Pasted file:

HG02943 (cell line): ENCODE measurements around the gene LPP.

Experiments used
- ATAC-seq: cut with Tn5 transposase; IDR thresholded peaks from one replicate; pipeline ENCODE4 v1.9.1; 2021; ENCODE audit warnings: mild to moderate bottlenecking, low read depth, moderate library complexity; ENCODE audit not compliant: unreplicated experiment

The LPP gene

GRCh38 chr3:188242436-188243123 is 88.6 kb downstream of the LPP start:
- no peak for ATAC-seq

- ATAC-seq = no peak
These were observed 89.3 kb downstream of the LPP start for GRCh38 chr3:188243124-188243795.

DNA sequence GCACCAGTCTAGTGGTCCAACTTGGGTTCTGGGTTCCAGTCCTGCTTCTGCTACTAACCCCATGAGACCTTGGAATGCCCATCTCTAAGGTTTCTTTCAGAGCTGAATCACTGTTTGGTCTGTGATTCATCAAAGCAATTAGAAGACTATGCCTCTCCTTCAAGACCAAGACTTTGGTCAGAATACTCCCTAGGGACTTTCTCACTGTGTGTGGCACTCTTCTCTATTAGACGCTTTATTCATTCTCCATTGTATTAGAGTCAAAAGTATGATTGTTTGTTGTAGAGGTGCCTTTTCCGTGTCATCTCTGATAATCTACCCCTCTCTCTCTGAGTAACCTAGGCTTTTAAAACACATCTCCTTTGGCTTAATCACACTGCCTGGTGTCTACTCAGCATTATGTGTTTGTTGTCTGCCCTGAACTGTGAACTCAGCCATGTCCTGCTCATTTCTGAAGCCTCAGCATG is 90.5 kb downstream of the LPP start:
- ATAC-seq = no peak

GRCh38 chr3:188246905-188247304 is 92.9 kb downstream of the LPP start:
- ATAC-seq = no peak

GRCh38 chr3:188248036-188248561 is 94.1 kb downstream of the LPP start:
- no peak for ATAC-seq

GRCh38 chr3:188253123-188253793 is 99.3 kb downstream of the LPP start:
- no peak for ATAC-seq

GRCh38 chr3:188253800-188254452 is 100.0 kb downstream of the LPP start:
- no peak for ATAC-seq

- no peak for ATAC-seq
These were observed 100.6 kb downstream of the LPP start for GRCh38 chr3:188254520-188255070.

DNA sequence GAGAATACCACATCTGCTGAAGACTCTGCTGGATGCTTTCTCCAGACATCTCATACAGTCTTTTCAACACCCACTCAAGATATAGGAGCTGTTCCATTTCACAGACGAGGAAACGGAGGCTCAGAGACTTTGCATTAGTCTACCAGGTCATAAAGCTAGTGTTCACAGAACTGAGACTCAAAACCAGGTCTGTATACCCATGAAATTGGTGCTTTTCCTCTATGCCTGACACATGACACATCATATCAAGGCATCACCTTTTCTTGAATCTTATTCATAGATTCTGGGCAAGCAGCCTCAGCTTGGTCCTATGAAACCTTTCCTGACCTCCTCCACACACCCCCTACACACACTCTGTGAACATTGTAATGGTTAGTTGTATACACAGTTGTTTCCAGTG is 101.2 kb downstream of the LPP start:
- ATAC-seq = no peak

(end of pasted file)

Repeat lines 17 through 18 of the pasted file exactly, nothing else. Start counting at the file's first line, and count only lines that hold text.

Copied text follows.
GRCh38 chr3:188253800-188254452 is 100.0 kb downstream of the LPP start:
- no peak for ATAC-seq